Essex Farm Note week 22

Essex Farm Note

Week 22, 2012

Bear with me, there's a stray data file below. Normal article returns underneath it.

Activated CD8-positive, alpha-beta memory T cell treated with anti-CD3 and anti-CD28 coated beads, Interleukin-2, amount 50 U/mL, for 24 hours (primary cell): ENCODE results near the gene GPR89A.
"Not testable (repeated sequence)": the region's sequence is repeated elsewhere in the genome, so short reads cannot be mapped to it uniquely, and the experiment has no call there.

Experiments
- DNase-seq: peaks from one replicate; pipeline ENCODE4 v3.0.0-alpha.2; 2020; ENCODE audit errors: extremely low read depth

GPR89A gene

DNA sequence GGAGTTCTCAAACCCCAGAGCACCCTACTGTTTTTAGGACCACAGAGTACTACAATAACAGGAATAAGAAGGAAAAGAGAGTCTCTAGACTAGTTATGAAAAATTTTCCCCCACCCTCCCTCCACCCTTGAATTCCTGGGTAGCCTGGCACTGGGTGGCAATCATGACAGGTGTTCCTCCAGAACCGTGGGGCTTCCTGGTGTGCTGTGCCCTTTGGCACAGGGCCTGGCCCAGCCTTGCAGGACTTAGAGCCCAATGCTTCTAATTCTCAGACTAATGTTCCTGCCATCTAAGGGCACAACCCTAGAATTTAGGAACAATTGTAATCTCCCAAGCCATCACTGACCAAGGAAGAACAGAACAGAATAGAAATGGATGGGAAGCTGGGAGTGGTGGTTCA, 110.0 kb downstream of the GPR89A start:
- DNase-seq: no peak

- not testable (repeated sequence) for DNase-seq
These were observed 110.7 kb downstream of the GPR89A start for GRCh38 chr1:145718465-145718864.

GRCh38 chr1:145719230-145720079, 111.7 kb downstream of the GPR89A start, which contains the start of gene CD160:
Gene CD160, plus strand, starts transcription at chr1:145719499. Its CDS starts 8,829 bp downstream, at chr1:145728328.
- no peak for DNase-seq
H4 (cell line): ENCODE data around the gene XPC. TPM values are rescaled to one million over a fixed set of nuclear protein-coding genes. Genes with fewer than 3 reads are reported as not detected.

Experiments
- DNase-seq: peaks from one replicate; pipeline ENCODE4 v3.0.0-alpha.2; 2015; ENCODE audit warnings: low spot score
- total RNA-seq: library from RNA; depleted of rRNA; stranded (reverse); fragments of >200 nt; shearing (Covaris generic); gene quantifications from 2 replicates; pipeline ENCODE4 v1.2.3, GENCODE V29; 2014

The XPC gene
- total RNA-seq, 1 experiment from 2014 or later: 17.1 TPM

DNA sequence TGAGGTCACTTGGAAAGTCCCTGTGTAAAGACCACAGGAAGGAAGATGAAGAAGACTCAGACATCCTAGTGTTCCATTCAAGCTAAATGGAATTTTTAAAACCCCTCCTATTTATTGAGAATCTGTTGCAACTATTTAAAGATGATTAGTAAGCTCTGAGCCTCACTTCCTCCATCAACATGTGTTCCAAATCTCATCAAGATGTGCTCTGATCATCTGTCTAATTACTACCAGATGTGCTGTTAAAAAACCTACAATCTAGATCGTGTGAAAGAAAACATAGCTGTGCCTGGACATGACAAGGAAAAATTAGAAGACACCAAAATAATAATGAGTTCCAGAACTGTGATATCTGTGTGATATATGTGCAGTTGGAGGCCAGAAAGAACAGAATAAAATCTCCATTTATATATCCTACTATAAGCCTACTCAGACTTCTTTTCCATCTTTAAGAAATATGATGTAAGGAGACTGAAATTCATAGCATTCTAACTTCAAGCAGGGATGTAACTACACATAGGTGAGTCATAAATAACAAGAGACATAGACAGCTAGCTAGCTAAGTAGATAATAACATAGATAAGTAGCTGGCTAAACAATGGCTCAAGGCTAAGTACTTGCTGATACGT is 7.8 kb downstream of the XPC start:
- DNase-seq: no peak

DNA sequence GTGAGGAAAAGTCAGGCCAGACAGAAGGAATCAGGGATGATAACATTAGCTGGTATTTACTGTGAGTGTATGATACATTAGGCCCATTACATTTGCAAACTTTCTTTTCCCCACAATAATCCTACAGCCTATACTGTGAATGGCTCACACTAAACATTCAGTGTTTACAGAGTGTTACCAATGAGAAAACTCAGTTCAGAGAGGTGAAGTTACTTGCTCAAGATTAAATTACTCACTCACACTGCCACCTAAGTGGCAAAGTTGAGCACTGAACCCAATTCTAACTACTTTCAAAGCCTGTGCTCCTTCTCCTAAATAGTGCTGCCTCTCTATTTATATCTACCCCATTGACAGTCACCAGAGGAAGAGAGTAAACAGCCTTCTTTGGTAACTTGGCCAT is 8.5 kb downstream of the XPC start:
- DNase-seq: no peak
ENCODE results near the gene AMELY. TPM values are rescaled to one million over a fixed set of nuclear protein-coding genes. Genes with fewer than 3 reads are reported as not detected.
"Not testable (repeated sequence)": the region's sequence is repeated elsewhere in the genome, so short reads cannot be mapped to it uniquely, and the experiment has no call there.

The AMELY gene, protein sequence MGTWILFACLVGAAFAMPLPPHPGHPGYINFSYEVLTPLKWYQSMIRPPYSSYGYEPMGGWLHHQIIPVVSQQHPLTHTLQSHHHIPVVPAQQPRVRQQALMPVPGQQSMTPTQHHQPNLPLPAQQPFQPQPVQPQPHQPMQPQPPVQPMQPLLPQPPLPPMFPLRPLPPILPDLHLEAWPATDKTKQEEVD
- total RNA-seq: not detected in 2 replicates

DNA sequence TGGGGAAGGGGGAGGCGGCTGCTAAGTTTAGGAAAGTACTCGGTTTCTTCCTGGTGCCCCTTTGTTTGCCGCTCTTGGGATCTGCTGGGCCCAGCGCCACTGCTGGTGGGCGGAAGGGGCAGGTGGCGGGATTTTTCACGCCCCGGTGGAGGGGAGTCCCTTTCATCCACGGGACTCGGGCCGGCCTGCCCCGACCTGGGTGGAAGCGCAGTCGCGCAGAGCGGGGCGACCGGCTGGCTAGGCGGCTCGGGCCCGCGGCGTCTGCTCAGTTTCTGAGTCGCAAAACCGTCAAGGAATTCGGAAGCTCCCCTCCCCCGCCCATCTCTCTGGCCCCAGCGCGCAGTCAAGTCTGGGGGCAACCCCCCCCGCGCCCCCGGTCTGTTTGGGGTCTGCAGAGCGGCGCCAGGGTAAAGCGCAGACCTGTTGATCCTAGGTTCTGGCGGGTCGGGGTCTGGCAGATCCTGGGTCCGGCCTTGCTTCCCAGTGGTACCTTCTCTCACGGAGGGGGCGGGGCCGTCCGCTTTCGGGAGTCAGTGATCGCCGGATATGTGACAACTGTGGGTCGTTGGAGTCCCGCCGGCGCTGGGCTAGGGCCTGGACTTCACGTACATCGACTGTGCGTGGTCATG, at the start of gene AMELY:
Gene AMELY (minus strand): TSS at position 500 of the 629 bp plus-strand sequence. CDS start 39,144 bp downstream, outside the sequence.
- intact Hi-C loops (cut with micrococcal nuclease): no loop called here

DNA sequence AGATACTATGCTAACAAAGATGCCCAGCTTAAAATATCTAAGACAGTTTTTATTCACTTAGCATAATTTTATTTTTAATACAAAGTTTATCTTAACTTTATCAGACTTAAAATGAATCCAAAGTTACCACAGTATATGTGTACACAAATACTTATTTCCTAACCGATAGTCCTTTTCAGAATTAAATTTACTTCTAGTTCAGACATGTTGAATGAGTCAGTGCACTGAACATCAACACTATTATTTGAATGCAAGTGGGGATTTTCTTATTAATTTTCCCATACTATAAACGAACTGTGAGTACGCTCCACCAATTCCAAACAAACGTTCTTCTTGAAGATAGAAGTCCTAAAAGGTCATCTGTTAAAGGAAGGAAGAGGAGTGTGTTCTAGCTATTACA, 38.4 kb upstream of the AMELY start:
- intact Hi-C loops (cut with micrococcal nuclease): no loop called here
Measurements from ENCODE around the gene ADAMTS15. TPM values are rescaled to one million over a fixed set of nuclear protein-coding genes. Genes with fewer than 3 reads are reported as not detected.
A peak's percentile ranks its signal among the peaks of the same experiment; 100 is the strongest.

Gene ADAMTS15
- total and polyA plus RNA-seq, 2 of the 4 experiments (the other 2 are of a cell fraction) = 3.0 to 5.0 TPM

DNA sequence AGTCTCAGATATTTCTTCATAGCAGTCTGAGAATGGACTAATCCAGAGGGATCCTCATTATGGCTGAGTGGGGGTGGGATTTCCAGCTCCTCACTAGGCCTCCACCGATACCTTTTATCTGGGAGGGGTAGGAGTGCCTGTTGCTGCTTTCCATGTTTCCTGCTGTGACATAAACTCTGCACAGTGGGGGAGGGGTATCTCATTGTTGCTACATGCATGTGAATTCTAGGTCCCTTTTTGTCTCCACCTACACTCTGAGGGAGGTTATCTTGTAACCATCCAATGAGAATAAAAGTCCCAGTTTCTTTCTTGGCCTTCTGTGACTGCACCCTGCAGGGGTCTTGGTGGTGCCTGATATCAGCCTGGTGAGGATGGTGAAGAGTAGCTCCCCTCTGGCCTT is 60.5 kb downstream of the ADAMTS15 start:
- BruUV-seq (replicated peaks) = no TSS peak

The landscape has taken on that lush verdant look that means we are in the thick of it now. The farm is buoyed by the waxing force of life, the great flood tide of the sun. The summer solstice is just three weeks away, and everything with roots and leaves is pressing the cellular accelerator. The pastures, the crops and the weeds are growing full tilt. All hands are scrambling to keep up. I won’t even attempt to name all the things that got done this week, because it would take up too much space. But if you see a farmer today, you might want to give him or her a hug. This week, we moved forward as fast as we could to get the field corn in the ground. Last Saturday, Mark and I headed out with six horses on the two bottom plow, plus the little red International tractor. Mark took the tractor and started to disk, and I took the horses and the plow. It was my first time driving six, a configuration that requires two sets of lines, and it was a humbling experience. One set of lines steers the three lead horses, and another the three wheel horses, and when you’re rounding a corner, you want the leaders to turn before the wheelers. I felt like I needed another pair of hands, plus some extra brainspace. Luckily, Chad has spent so many hours plowing on the corn field that we actually named it after him, and most of the horses in the hitch were familiar enough with the routine that they forgave my clumsy communication and did the right thing. By the end of the day I had the hang of it, but I was mentally and physically exhausted. Then, going home, I made a bad corner on the way out of the field, and hooked a downed limb with the forecart. I’m very lucky to have had three good steady horses in the leader position. With the help of Mark and two visitors (because it helps with the humbling to have witnesses to one’s boneheaded mistakes, dontcha know?), we were able to stop and back the horses, disengage the tree, and get everyone home safe and sound.